Find all files on Windows 7 that match a search pattern

I need to find and delete all files on a computer that match a certain pattern.  This needs to be a careful search because other files that do not match the pattern should not be included so that they are not deleted.  The pattern is:

(from Thearclink_aa_n)

where "aa" is a two letter abbreviation and "n" is a number.  This will only be part of the file name, but will always be the end of the file name before the extension.  For example, if there is a file "foo.txt", there may be "foo (from Thearclink_in_1).txt" or "foo (from Thearclink_mi_1.txt" or "foo (from Thearclink_in_0.txt".  I want the last 3 to be returned but not the first and certainly not anything else.  Since this is a specific pattern, I do not think there will be any false positives, however it is important the original file is not returned.

I am using Windows 7 which uses a search I am not comfortable using.  When I try searching for "(From thearclink_", I get a wide range of files that I do not want; I believe this is because of the opening parenthesis is being ignored so any file with the word "from" is being returned.  I am not sure if regular expressions should be used, but even if so, I do not know how to use them in Windows search.

This will return thousands of files so I cannot feasibly go through the search results to determine if any files are included that should not be.  Therefore, the search must be precise, returning no files that do not match correctly, like what happens when I search and files with the word "from" are returned.

Thanks in advance for any help or suggestions.
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Hi dageyra,
Windows 7 Search filters are definitely ... interesting to say the least! I share your frustration with how unfriendly this feature is in its current state.
Does the following return the results you are looking for?
filename::*foo (from thearclink_??_?).txt
Additional resources:
Windows Search Advanced Query Syntax
Windows Search wildcard operators
Hope this helps!

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dageyraAuthor Commented:
Hello mark:

Thanks for the response, but unfortunately no.  I did remove the foo & .txt, I believe you left that in as an example?  However, using filename::*(from thearclink_??_?), I still get results that only have the word "from" instead of matching the entire string (from thearclink).  Now, it does return the results I am looking for, but it just returns results I am not looking for, and because there are so many, I need to only see what I want, not additional results.
dageyraAuthor Commented:
Ok, so that didn't work exactly, but got me on the right path.  The problem is that it pulled too many results, but as it turns out, the new Windows search has a "search ranking" column.  When I made this column visible, all of the extra results have a ranking of around 800, whereas the right results are like 990.  By sorting based on this column, I was able to select all of the right results very easily and processing those.  I have no idea what these numbers mean or how this works, but it worked great for my purposes.  Thanks again for your help.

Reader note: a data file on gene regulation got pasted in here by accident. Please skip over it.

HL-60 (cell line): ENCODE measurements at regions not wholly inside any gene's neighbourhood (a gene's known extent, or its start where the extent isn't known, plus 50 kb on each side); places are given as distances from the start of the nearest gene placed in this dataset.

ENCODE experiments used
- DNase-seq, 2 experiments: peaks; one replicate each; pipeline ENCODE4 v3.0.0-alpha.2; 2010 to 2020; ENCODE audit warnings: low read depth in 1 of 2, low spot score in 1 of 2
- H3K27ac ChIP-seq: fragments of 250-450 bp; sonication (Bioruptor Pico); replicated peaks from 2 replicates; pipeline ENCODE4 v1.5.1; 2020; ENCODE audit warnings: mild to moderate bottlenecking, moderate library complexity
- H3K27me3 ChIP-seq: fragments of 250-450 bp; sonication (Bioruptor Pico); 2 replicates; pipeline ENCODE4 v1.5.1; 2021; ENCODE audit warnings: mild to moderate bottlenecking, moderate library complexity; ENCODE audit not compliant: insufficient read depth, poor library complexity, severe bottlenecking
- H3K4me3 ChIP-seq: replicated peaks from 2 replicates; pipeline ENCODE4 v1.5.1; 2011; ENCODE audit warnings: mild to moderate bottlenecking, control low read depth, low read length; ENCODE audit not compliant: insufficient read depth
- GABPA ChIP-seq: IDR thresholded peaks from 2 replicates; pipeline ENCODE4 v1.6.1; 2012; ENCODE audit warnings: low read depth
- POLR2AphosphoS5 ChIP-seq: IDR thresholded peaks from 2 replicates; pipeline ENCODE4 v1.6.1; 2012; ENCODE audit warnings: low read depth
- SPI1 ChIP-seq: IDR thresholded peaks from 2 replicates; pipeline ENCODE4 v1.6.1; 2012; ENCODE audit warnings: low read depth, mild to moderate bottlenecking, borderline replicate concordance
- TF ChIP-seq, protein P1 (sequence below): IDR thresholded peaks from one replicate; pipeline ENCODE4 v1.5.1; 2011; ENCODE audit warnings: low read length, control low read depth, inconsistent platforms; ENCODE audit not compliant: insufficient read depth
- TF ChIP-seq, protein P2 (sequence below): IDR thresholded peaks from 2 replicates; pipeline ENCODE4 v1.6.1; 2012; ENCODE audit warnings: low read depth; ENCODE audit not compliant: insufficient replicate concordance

My apologies for this not working as intended ... I really want it to work 100% for you.  :)
Using a set of test files and the exact search filter below (with quotes included), I was able to only return the files shown. If you're still running into false positives, can you provide a few more examples of results being returned and which ones you need excluded?
Search filter:
file="(dog cat_??_?).txt"
Test files:
(dog cat_en_2).txt         <--- correctly returned in search results
(dog cat_us_9).txt         <--- correctly returned in search results
cat1.txt                             <--- everything below this line excluded in search results
contents contain cat dog.txt
dog cat.txt
dog cat_22.txt
Search ranking:
Regarding the search ranking/scoring feature within Windows Search, see (excerpt below):

Search rank is on a 0 – 1000 scale, with a score of 1000 indicating an exact match on the entire file name. A search rank of 0 indicates that the file is not indexed. A grep search compares only filenames, while index-backed searches compares: File name: The name of the file (which may or may not include the extension).
Properties: Metadata specific to file type, such as the ‘artist’ for music files, ‘author’ for documents, or ‘tags’ for photos and videos.

Contents: The body of the file (for textual files).
If the name of the file matches or contains the search string, the file is given a higher ranking than one that matches only on metadata properties. The order in which a user enters terms in a search string also influences relevance: files matching search terms in the order specified in the search string are ranked higher than files matching search terms in a different order. Exact matches are ranked higher than substring matches. Certain properties are weighted more in the relevance algorithm.

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